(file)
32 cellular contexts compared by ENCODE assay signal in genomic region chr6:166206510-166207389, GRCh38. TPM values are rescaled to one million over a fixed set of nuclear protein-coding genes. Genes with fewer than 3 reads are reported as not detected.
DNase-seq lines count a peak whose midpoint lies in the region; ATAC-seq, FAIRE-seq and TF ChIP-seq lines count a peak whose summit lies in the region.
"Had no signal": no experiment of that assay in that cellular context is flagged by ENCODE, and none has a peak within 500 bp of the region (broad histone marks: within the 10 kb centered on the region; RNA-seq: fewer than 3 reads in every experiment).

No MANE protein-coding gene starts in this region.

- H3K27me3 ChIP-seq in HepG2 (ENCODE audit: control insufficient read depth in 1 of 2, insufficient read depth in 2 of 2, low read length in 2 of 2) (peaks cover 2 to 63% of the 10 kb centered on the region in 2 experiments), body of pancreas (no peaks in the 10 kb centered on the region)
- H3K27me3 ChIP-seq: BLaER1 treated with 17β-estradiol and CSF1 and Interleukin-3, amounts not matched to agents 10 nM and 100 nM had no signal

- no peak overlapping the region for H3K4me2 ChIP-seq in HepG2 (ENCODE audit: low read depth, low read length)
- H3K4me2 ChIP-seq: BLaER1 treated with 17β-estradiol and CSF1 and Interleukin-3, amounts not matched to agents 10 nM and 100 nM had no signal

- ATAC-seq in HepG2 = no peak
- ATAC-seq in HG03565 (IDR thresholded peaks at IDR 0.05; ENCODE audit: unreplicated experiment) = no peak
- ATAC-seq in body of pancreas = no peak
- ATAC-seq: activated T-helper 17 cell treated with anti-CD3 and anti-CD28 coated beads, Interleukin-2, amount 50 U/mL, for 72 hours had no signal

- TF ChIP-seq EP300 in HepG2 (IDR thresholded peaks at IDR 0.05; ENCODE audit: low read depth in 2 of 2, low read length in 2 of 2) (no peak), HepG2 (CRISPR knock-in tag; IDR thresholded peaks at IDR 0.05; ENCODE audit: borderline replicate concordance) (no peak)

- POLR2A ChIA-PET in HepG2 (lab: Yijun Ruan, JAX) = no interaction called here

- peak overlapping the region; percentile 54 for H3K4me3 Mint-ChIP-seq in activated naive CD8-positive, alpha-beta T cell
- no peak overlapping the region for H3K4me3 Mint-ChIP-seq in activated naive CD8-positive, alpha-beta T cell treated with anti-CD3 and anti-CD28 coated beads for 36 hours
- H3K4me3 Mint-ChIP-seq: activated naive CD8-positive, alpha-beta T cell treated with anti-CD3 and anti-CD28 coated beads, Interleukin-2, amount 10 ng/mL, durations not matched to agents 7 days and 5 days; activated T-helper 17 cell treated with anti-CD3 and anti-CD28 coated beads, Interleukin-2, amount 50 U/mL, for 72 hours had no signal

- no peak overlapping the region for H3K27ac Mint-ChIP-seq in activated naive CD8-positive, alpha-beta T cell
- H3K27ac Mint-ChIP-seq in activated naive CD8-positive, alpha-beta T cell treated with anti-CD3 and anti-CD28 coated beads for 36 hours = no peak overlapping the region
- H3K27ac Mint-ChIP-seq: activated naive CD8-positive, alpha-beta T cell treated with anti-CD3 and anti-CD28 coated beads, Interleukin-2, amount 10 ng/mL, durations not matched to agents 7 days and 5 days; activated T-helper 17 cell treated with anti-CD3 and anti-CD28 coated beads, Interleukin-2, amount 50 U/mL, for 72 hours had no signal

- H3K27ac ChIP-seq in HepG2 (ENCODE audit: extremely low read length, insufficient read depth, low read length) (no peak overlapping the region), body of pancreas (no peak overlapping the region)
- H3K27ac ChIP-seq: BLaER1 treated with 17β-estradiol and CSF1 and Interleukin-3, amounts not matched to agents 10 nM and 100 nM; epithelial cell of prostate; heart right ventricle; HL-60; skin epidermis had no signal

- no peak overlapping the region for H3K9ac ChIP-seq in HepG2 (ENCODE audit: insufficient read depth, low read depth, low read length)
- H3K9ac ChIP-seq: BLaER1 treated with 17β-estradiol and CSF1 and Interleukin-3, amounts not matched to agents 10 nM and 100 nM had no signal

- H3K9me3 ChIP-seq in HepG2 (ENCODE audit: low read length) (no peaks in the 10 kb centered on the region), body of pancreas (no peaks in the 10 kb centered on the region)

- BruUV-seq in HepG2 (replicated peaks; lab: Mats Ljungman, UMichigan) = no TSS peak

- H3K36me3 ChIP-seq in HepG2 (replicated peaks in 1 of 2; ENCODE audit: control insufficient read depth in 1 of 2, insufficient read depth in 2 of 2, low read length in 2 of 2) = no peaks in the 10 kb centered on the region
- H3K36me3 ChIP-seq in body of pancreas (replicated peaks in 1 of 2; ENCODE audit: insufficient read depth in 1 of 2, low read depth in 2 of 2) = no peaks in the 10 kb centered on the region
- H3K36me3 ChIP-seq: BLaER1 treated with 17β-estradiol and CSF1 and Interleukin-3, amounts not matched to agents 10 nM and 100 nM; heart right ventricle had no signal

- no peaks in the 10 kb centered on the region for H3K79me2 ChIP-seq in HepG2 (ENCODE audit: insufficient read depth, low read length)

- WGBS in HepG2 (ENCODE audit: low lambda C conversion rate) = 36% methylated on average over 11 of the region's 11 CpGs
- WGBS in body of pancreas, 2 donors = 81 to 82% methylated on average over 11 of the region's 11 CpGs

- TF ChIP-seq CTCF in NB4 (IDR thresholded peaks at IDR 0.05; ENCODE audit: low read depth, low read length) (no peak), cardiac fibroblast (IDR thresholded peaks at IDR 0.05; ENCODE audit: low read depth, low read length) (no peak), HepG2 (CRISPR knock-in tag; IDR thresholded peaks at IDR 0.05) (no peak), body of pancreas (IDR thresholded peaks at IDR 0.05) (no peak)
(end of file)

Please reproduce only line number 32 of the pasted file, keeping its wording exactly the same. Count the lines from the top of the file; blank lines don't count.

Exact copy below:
- WGBS in body of pancreas, 2 donors = 81 to 82% methylated on average over 11 of the region's 11 CpGs